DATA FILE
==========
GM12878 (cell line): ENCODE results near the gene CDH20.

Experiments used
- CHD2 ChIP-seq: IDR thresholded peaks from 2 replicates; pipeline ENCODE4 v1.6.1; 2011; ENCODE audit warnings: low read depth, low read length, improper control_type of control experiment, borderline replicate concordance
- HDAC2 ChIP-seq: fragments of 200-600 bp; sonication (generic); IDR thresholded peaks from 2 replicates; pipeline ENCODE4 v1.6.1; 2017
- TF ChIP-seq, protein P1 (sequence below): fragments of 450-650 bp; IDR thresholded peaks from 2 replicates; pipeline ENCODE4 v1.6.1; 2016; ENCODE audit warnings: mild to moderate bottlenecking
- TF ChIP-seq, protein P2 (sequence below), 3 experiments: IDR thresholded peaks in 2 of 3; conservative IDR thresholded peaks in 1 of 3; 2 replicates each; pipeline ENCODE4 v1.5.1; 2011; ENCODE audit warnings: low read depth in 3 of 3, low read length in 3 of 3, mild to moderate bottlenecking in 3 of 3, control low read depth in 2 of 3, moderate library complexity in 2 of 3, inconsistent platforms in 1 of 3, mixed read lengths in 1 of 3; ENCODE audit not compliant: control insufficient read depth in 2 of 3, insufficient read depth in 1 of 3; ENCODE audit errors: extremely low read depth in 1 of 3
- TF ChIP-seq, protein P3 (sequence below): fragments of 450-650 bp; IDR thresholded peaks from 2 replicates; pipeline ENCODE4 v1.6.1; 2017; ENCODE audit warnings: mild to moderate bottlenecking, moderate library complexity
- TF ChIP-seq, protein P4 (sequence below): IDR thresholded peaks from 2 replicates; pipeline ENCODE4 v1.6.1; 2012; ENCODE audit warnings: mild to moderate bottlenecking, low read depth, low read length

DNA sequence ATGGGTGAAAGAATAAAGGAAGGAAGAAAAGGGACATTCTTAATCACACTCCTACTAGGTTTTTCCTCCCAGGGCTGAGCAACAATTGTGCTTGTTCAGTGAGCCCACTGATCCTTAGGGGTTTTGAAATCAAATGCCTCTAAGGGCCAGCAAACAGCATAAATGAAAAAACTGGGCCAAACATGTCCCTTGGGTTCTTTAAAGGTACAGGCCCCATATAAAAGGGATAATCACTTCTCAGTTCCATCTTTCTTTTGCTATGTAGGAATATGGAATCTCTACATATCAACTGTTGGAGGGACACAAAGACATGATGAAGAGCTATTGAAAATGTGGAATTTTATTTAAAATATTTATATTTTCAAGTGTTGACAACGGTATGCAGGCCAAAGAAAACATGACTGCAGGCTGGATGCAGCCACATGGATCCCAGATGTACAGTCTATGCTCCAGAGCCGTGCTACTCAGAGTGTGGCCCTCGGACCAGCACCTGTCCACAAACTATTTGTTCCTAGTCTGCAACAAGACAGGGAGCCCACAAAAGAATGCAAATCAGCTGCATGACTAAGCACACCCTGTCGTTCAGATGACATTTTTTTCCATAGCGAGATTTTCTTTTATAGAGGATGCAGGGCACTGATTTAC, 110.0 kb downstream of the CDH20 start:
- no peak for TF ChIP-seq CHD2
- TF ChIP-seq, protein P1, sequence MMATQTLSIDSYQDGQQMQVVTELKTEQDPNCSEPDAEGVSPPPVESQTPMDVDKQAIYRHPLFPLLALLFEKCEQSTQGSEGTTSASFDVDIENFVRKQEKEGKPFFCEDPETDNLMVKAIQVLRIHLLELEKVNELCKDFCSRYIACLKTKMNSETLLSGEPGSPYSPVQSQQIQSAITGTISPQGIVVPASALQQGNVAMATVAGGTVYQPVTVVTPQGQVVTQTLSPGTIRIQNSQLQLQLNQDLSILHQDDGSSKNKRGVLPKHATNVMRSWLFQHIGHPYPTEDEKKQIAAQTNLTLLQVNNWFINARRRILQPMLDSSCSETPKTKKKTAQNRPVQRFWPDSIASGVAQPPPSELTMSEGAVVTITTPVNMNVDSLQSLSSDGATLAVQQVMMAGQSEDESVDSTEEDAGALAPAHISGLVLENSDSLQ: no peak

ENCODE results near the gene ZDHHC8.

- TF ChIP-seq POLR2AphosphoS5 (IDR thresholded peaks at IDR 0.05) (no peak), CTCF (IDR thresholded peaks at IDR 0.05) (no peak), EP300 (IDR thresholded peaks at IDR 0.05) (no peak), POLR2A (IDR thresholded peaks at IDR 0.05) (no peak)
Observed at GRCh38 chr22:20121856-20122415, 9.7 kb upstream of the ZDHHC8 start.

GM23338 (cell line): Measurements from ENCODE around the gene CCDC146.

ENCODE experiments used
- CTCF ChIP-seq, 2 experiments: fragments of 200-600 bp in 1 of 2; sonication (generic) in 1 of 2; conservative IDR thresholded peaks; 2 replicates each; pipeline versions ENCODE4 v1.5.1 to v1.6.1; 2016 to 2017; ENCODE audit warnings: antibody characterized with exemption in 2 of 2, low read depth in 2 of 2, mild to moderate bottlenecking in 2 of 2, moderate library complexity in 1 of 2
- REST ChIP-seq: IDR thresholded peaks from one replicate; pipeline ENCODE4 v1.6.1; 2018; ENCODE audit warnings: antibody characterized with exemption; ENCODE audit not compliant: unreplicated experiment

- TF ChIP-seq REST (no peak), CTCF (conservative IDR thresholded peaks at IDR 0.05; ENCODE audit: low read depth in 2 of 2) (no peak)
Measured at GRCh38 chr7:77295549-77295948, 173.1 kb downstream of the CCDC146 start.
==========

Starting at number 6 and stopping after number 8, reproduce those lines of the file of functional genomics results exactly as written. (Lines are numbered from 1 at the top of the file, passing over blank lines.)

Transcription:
- TF ChIP-seq, protein P2 (sequence below), 3 experiments: IDR thresholded peaks in 2 of 3; conservative IDR thresholded peaks in 1 of 3; 2 replicates each; pipeline ENCODE4 v1.5.1; 2011; ENCODE audit warnings: low read depth in 3 of 3, low read length in 3 of 3, mild to moderate bottlenecking in 3 of 3, control low read depth in 2 of 3, moderate library complexity in 2 of 3, inconsistent platforms in 1 of 3, mixed read lengths in 1 of 3; ENCODE audit not compliant: control insufficient read depth in 2 of 3, insufficient read depth in 1 of 3; ENCODE audit errors: extremely low read depth in 1 of 3
- TF ChIP-seq, protein P3 (sequence below): fragments of 450-650 bp; IDR thresholded peaks from 2 replicates; pipeline ENCODE4 v1.6.1; 2017; ENCODE audit warnings: mild to moderate bottlenecking, moderate library complexity
- TF ChIP-seq, protein P4 (sequence below): IDR thresholded peaks from 2 replicates; pipeline ENCODE4 v1.6.1; 2012; ENCODE audit warnings: mild to moderate bottlenecking, low read depth, low read length